Orwell became convinced that the Left in England worshipped power; an insight that would carry him eventually to his two masterpieces, Animal Farm and 1984. It was only after Russia became fully totalitarian, he noted acerbicly, that the British Left embraced it. That didn't surprise him. English socialist intellectuals he argued were nothing less than a deracinated class cut off from the mass of the public. 'I notice,' he wrote of them, 'they always say "under socialism". They look forward to being on top with all other underneath being told what is good for them'.

Since down deep the intellectuals worshipped power Orwell believed they would never be able to motivate the masses and bring about a real revolution. In a series of writings early in the war, culminating in his often overlooked gem, The Lion and the Unicorn in early 1941, Orwell sought in patriotism to find a way to energize the war effort and, more importantly, to further the cause of revolution.

Orwell's insights into patriotism are among his most original contributions to English thought during the early stages of the war. They reveal much about him personally, confirming among other things, Anthony Powell's shrewd observation, that Orwell was a revolutionary in love with the past.

Orwell could never find a source of loyalty in Communism -- that was simply replacing one dying dogma, capitalism, with another false idol. Orwell believed, however, that patriotism in its highest sense could be a source of inspiration and guidance for the people. In the modern world, patriotism could serve as a bridge between the middle classes and the masses in a way that Communism or Christianity or any other ~ism' could not. In The Lion and the Unicorn, Orwell called for a responsible patriotism that could be used as a positive force for change. Love of country threatened by a great evil like Nazism could inspire even the comfortable middle classes to make political and economic changes that they otherwise would reject out of hand. More significantly, the middle classes and the masses now found themselves in the struggle together and it was patriotism that showed, in one of Orwell's most brilliant insights, that England was like a family, albeit a family with the wrong relatives in charge, but a family nonetheless. The insularity of the English he believed had saved their patriotism from the kind of hatreds of others that characterized Europe. In fact, he noted the English never took foreigners very seriously.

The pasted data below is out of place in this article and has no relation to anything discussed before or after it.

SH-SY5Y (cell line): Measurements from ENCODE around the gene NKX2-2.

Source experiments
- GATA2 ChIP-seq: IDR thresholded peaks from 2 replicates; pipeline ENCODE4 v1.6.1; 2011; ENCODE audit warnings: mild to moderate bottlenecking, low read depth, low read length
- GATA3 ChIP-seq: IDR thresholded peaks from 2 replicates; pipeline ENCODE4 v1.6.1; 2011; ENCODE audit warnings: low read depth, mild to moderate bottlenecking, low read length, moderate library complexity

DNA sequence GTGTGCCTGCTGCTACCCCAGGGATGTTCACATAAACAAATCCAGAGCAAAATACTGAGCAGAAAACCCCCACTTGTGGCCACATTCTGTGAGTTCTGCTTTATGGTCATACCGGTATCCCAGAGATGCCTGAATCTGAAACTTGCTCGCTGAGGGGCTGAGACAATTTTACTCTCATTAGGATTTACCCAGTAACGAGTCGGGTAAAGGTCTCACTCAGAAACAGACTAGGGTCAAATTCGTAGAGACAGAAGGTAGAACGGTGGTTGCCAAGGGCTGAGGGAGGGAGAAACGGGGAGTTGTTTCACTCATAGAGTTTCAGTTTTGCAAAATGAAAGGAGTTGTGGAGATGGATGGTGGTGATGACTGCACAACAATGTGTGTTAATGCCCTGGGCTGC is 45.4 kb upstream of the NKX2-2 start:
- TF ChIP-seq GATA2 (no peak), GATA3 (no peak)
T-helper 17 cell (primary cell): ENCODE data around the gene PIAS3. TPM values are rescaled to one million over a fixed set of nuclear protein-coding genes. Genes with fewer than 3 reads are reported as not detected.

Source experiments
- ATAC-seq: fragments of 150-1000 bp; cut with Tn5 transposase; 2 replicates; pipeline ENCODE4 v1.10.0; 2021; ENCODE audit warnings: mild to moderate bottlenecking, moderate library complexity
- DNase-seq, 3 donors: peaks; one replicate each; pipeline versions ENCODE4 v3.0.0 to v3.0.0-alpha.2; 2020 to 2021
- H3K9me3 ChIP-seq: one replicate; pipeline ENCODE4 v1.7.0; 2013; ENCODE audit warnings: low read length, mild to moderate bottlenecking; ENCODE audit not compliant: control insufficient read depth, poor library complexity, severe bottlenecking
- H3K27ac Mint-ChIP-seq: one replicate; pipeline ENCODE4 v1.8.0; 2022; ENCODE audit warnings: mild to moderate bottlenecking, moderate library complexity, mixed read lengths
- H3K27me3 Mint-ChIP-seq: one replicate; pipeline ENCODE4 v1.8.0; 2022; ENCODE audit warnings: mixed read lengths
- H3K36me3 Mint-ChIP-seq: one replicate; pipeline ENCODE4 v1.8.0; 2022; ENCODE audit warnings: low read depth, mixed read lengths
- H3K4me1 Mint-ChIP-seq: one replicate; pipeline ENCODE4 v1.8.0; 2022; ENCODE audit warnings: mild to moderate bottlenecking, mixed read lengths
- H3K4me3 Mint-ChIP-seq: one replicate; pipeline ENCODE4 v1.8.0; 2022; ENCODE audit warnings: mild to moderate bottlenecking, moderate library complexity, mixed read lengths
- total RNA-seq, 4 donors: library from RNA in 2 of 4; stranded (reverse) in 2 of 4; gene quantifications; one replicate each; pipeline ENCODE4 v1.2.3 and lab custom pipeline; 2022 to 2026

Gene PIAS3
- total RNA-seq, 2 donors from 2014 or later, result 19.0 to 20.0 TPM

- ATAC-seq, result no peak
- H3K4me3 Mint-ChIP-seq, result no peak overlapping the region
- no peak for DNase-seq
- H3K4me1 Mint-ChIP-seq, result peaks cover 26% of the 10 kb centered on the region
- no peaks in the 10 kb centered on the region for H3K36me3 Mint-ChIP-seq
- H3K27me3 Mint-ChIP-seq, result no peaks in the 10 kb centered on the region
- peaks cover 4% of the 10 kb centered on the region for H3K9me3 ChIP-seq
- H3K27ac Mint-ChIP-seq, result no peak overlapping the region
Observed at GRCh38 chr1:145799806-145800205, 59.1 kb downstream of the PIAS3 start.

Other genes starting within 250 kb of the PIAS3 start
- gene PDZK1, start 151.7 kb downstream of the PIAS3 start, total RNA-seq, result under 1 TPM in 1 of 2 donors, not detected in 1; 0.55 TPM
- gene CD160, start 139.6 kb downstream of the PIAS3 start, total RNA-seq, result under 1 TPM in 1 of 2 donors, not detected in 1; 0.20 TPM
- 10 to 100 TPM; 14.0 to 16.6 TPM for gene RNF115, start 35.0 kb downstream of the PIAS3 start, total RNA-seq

If socialism was to be transformed and bring about a real revolution during the war it must tap the patriotism of the people as its galvanizing force. Given the general English dislike of foreigners, Orwell argued it would be a disaster to posit revolution on some vague international concept like 'democracy' or 'the United Nations'. This was typical of the thinking of the English intelligentsia, a crowd he described who 'take their Cookery from Paris and their opinions from Moscow'.